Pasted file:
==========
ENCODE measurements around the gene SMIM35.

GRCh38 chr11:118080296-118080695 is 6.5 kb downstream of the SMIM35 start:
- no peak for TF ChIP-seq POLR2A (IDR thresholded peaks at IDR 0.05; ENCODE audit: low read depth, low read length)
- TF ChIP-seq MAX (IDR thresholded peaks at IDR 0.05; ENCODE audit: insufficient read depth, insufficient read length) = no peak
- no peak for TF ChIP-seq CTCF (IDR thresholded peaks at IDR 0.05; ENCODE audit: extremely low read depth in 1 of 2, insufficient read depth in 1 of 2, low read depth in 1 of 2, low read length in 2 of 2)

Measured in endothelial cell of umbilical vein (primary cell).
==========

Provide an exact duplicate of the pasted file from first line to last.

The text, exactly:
ENCODE measurements around the gene SMIM35.

GRCh38 chr11:118080296-118080695 is 6.5 kb downstream of the SMIM35 start:
- no peak for TF ChIP-seq POLR2A (IDR thresholded peaks at IDR 0.05; ENCODE audit: low read depth, low read length)
- TF ChIP-seq MAX (IDR thresholded peaks at IDR 0.05; ENCODE audit: insufficient read depth, insufficient read length) = no peak
- no peak for TF ChIP-seq CTCF (IDR thresholded peaks at IDR 0.05; ENCODE audit: extremely low read depth in 1 of 2, insufficient read depth in 1 of 2, low read depth in 1 of 2, low read length in 2 of 2)

Measured in endothelial cell of umbilical vein (primary cell).